When Does 'Terminator Genisys' Take Place? We Attempt To Unravel The Timeline Of The Wild New Film

Midway through Terminator Genisys, John Connor refers to himself and his parents, Sarah Connor and Kyle Reese, as sort of maroons in time, untouchable by the chronological flux around them. It's likely a response to the inevitable fan outrage over the discontinuities in the Terminator franchise's timeline, but Genisys still lodges itself firmly in Arnold Schwarzenegger's original universe, even referring to — and recreating — scenes from the James Cameron films. It cannot entirely escape the films that preceded it, nor should it, but it may leave viewers wondering, when does Terminator Genisys take place?

The very goal of Sergeant Kyle Reese's mission in Genisys is to create a new future, so it's sometimes unclear how his future and the future of everything from The Terminator to Terminator Salvation can peacefully coexist. (Part of the answer is that there's nothing peaceful about the Terminator.) In an extended press release, producer David Ellison responded to this, noting, “Terminator Genisys is not a remake, it's not a reboot, it's not a sequel — it's really a reimagining." This frees it from the constraints of fan theories and the weight of James Cameron's “two perfect movies," as director Alan Taylor told Polygon. It cleverly skates around the issue by setting itself apart from the original franchise. But it's still a Terminator movie, produced with its original star's blessing and involvement, so fan theories are really inevitable.

Let's try, though, to break the timeline down (spoilers ahead). The year is 2027 when we first enter the Genisys scenario, and we're greeted with the most futuristic moment so far in the franchise. The original film's robots arrive from 2029, and 2003's Rise of the Machines refers to John's death in 2032, but we never see that future come to fruition and the apocalypse is averted yet again. It quickly returns to 1984, the year of the first Terminator film. Kyle Reese goes back in time — but he's pursued by a fresh-faced Arnold Schwarzenegger, who subsequently engages in Genisys's highly publicized Terminator-on-Terminator fight scene. Reese expects to find an innocent Sarah Connor in need of protection, finding instead a battle-hardened young woman who had been raised by a Terminator (the more aged Arnold Schwarzenegger) sent to protect her. He might even be the Terminator sent back for protection in Rise of the Machines, but Genisys dodges that question — perhaps to be answered in the coming sequels.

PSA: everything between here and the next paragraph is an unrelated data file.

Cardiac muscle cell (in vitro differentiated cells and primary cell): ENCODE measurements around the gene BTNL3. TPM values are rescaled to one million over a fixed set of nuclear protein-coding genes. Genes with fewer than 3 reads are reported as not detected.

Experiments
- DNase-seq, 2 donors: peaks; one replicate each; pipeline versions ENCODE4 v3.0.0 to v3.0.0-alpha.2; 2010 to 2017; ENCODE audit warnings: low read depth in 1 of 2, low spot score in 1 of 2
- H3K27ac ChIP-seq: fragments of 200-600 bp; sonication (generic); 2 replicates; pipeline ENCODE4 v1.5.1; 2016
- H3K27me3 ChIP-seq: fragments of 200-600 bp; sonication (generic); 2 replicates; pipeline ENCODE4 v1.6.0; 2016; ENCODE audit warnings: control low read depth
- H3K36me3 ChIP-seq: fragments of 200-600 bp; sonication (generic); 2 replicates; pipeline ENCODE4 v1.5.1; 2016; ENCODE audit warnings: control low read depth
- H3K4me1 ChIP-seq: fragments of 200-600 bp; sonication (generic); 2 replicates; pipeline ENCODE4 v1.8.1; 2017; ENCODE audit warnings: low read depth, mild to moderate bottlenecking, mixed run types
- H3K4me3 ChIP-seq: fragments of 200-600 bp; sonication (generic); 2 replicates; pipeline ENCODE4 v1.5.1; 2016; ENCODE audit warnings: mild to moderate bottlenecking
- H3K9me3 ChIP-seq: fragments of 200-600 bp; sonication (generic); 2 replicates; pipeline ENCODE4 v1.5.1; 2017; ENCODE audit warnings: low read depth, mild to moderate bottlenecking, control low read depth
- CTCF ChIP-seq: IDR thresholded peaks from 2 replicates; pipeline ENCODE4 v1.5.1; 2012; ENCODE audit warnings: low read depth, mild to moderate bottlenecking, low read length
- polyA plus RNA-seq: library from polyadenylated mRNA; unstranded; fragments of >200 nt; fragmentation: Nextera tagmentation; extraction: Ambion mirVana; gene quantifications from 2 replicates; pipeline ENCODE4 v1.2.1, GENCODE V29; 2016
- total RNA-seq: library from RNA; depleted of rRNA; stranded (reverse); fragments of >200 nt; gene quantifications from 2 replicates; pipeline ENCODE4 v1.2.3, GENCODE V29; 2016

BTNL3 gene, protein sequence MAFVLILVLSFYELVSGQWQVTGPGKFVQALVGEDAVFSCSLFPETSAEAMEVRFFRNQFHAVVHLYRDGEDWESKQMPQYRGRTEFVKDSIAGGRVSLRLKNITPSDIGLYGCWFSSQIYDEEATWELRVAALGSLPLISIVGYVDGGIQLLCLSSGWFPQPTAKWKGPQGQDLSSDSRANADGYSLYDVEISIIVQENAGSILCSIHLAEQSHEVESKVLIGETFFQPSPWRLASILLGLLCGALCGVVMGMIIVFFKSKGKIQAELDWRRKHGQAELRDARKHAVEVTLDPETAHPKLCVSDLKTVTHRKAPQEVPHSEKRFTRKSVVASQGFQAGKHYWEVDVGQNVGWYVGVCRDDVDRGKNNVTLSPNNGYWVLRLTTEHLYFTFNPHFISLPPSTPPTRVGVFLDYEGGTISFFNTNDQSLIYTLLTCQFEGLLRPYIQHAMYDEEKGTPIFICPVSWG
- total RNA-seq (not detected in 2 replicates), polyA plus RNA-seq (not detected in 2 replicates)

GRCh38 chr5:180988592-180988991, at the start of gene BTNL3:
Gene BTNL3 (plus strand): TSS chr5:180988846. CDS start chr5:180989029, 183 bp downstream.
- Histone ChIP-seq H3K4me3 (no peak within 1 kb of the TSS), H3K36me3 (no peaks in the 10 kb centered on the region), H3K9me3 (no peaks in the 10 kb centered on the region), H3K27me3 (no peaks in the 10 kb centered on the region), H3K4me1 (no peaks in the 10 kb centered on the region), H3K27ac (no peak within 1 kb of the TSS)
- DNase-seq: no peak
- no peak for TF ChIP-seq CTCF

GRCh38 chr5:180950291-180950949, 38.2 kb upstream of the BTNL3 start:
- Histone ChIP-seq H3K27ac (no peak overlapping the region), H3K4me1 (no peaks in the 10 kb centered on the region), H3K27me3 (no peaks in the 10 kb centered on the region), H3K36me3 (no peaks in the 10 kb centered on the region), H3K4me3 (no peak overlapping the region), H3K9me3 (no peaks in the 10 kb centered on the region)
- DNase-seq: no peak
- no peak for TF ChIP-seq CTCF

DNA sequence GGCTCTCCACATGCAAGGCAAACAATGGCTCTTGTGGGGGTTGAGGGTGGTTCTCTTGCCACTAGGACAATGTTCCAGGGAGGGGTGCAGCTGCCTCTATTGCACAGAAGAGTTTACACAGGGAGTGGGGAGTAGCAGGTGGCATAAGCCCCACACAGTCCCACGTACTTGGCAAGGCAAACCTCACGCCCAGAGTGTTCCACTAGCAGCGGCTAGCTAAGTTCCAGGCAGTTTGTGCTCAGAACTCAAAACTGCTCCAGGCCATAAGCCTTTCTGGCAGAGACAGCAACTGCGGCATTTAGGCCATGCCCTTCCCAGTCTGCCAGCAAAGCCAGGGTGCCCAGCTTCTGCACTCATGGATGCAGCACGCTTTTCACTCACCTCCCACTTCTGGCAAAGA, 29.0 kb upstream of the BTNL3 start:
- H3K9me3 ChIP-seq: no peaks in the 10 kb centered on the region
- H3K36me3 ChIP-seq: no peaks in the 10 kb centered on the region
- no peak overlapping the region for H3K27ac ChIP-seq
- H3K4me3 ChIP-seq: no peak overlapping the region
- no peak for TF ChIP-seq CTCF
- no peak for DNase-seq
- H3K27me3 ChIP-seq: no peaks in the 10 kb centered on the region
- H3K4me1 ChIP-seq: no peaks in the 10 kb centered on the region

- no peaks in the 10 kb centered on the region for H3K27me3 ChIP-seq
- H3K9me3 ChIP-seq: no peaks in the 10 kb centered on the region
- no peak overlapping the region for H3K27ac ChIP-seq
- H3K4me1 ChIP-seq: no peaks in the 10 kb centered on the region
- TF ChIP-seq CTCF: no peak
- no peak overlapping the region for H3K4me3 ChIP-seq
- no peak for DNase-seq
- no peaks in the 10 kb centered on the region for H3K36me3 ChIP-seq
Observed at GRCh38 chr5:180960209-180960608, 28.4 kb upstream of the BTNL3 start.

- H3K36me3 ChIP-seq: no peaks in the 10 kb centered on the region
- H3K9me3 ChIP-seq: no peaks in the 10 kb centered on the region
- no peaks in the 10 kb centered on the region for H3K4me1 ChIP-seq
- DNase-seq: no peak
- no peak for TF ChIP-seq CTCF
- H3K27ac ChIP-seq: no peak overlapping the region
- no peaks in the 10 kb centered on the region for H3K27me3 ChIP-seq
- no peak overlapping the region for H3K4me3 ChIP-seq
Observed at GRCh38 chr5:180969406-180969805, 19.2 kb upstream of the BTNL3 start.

Despite the nod to the first film, in which Schwarzenegger's Terminator is a single-minded killing machine, the older, fatherly Terminator comes out on top, and from there, the film diverts from the timeline of the original universe. Everything has changed, and part of the appeal of Genisys is in watching the characters wrestle with their own chronological inconsistencies and the way that their actions have already, and will continue, to distort what they remember and what they will experience.

So in response to the original question, when is Terminator Genisys set, the answer is probably: it's irrelevant. Intentionally so. Without coming out and saying it, filmmakers have implied that they hoped to sidestep the more recent (and really, far inferior) Terminator films and piggyback on the first two. Screenwriter Patrick Lussier told Cinema Blend that “the world that he inhabits and affects most are the first two movies," so that's where Genisys focuses its efforts.

This hasn't stopped fans, often a sequel's harshest critics, from attempting to assemble a coherent narrative, despite the assurances of filmmakers that Genisys and its two impending sequels will be more than just attempts to revive a 30-year-old franchise. io9 picked up on a chart by a commenter that purports to fit all of the films, as well as the television series, into one neat whiteboard timeline. Den of Geek noted a correspondence with the explanation for the alternate universes of the most recent Star Trek films, as well as Back to the Future II (the best Back to the Future, in my humble opinion).

Time travel is often used as a convenient shield for plot holes (I love Lost, but really — how did their clothes travel with them this time? What about that canoe?), but as far as Terminator Genisys is concerned, it also succeeds in honoring the original films while still building on what James Cameron envisioned way back in 1984.

Images: Paramount Pictures (2); Giphy